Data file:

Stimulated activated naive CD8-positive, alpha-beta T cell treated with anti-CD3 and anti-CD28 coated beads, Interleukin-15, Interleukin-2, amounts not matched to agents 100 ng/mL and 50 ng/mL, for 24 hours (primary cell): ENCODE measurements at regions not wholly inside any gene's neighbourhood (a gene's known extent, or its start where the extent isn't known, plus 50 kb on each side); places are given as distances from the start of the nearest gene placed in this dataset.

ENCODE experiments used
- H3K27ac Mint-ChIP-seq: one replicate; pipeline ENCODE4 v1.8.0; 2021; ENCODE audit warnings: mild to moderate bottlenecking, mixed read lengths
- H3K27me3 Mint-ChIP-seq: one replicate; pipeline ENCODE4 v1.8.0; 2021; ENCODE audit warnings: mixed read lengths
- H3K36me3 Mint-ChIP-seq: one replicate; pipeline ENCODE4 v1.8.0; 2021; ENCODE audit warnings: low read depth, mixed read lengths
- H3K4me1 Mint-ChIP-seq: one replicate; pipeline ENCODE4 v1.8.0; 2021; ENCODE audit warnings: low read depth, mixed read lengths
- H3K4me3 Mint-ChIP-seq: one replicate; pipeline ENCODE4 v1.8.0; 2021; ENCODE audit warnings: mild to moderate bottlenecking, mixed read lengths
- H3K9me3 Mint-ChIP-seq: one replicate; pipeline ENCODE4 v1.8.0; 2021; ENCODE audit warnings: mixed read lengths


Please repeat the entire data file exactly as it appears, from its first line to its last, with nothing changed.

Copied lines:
Stimulated activated naive CD8-positive, alpha-beta T cell treated with anti-CD3 and anti-CD28 coated beads, Interleukin-15, Interleukin-2, amounts not matched to agents 100 ng/mL and 50 ng/mL, for 24 hours (primary cell): ENCODE measurements at regions not wholly inside any gene's neighbourhood (a gene's known extent, or its start where the extent isn't known, plus 50 kb on each side); places are given as distances from the start of the nearest gene placed in this dataset.

ENCODE experiments used
- H3K27ac Mint-ChIP-seq: one replicate; pipeline ENCODE4 v1.8.0; 2021; ENCODE audit warnings: mild to moderate bottlenecking, mixed read lengths
- H3K27me3 Mint-ChIP-seq: one replicate; pipeline ENCODE4 v1.8.0; 2021; ENCODE audit warnings: mixed read lengths
- H3K36me3 Mint-ChIP-seq: one replicate; pipeline ENCODE4 v1.8.0; 2021; ENCODE audit warnings: low read depth, mixed read lengths
- H3K4me1 Mint-ChIP-seq: one replicate; pipeline ENCODE4 v1.8.0; 2021; ENCODE audit warnings: low read depth, mixed read lengths
- H3K4me3 Mint-ChIP-seq: one replicate; pipeline ENCODE4 v1.8.0; 2021; ENCODE audit warnings: mild to moderate bottlenecking, mixed read lengths
- H3K9me3 Mint-ChIP-seq: one replicate; pipeline ENCODE4 v1.8.0; 2021; ENCODE audit warnings: mixed read lengths